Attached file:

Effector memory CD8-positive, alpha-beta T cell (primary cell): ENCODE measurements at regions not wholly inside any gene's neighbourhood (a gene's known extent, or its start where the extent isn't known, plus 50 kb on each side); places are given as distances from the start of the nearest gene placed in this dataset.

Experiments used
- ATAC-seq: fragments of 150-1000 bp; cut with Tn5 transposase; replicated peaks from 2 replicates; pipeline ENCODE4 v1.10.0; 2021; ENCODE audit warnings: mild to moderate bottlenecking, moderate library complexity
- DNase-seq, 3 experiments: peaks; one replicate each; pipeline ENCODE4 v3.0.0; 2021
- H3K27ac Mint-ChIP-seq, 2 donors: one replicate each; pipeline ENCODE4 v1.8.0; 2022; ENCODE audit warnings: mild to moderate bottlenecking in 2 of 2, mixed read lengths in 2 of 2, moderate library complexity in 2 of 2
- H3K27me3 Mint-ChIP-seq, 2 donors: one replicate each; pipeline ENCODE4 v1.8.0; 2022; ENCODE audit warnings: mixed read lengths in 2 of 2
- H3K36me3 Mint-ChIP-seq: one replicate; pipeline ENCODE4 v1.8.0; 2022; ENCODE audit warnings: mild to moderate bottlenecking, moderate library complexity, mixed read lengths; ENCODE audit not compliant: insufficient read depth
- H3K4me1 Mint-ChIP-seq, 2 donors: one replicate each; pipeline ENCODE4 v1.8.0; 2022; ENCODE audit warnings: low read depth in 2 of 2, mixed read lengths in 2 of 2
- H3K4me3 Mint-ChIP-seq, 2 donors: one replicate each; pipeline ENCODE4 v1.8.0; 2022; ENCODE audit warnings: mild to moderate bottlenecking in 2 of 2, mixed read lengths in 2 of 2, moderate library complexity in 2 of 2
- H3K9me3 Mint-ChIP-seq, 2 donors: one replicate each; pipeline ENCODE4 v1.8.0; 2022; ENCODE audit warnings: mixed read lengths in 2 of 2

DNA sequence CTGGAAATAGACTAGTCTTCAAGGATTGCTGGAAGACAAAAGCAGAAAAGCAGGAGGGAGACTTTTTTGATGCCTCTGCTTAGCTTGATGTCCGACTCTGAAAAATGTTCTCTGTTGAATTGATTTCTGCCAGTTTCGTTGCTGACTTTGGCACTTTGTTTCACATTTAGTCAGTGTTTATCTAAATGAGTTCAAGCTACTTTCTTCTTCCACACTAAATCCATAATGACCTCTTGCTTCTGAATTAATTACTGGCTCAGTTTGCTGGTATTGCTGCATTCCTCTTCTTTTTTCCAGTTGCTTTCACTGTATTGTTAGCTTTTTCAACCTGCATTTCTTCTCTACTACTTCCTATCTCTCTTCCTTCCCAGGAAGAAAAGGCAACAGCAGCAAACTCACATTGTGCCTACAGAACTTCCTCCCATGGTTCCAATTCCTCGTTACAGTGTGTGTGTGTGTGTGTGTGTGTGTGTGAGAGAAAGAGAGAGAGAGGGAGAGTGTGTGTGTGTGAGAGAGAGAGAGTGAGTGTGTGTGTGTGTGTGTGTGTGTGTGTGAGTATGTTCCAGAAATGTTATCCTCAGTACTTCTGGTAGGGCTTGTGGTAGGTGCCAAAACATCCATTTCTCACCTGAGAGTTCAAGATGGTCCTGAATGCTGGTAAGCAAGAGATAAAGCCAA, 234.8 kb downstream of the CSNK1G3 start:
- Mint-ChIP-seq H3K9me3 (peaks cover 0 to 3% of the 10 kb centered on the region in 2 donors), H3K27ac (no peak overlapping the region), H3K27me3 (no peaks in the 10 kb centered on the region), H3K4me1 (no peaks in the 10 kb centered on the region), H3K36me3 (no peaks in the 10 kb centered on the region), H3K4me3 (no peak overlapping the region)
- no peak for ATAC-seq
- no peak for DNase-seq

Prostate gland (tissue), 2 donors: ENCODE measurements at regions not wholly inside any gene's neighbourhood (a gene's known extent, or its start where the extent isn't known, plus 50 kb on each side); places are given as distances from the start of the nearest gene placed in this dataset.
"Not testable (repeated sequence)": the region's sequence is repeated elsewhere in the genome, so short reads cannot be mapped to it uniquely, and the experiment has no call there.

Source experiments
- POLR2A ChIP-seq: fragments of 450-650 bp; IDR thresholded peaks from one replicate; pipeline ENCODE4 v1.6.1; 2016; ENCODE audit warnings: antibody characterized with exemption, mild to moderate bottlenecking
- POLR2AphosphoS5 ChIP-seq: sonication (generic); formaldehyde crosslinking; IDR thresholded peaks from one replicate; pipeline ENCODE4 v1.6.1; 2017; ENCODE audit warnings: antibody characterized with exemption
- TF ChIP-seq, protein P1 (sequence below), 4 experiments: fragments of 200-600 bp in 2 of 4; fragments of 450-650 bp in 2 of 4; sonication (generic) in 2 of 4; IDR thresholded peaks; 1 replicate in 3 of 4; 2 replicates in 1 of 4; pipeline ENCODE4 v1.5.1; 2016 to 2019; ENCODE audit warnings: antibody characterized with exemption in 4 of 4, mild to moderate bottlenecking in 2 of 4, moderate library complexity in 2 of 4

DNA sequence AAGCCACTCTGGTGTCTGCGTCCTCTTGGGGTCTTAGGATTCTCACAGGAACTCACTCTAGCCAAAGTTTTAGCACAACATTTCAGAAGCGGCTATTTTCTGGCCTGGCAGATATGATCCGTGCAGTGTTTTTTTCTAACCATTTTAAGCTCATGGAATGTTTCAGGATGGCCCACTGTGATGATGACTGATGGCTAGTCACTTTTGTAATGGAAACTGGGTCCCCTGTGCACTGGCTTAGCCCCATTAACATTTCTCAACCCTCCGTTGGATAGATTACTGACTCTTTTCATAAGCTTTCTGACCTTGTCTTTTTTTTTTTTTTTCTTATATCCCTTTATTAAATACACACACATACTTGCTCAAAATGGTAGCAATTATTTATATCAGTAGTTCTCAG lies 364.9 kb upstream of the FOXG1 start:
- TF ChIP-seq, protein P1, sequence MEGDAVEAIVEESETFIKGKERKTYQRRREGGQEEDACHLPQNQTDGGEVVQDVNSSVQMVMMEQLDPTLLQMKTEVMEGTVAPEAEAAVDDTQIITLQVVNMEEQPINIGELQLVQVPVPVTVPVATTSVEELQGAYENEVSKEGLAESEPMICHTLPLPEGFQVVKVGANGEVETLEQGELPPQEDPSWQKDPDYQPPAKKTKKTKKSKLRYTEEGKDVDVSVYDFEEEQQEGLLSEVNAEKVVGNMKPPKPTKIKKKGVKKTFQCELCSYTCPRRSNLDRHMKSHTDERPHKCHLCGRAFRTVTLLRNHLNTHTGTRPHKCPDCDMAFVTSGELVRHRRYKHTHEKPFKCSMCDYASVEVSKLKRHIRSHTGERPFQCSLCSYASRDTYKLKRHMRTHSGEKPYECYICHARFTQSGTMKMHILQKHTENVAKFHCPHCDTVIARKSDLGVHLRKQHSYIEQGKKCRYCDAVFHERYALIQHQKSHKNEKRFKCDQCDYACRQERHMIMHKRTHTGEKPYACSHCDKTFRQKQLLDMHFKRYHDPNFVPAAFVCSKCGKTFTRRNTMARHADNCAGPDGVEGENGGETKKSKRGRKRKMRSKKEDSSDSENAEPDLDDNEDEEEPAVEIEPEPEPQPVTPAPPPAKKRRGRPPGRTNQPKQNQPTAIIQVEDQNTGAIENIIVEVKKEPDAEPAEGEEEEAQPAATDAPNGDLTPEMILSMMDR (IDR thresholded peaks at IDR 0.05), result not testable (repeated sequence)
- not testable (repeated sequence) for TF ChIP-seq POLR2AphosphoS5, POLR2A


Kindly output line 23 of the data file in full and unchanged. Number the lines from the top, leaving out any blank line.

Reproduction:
- not testable (repeated sequence) for TF ChIP-seq POLR2AphosphoS5, POLR2A